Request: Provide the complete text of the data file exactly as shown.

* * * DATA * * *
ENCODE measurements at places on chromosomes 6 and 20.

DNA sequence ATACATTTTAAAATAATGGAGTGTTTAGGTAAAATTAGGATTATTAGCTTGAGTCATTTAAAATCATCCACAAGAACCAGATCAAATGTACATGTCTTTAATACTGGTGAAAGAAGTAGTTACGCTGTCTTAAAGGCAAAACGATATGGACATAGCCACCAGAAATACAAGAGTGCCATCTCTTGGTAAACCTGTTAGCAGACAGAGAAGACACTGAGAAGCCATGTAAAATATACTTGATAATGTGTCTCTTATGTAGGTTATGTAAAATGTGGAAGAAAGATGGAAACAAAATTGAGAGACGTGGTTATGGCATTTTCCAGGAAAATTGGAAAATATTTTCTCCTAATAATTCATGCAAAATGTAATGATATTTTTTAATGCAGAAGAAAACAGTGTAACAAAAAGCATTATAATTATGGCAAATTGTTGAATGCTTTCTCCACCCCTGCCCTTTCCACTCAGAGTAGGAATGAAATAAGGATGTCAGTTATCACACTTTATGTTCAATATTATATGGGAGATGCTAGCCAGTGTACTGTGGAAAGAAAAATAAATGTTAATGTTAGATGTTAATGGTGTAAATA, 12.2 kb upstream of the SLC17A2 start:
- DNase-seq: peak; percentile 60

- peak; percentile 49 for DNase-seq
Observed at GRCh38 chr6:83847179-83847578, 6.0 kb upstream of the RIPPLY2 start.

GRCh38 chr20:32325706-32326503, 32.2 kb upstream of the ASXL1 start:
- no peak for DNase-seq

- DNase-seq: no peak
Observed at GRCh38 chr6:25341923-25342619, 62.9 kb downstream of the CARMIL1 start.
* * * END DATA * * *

ENCODE measurements at places on chromosomes 6 and 20.

DNA sequence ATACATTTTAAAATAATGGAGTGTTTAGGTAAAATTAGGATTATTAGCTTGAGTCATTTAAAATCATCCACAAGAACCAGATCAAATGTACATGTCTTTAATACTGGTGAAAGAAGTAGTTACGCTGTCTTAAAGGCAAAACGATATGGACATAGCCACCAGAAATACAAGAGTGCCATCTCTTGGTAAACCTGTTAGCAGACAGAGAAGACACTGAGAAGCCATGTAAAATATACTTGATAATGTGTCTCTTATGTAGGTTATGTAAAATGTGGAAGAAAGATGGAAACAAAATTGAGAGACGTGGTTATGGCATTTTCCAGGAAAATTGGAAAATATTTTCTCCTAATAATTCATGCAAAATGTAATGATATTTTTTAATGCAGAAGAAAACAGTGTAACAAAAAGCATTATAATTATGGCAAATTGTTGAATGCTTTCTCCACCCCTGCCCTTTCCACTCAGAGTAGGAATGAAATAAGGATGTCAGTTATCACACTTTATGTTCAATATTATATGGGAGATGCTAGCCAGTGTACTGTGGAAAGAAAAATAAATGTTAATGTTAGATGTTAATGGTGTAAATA, 12.2 kb upstream of the SLC17A2 start:
- DNase-seq: peak; percentile 60

- peak; percentile 49 for DNase-seq
Observed at GRCh38 chr6:83847179-83847578, 6.0 kb upstream of the RIPPLY2 start.

GRCh38 chr20:32325706-32326503, 32.2 kb upstream of the ASXL1 start:
- no peak for DNase-seq

- DNase-seq: no peak
Observed at GRCh38 chr6:25341923-25342619, 62.9 kb downstream of the CARMIL1 start.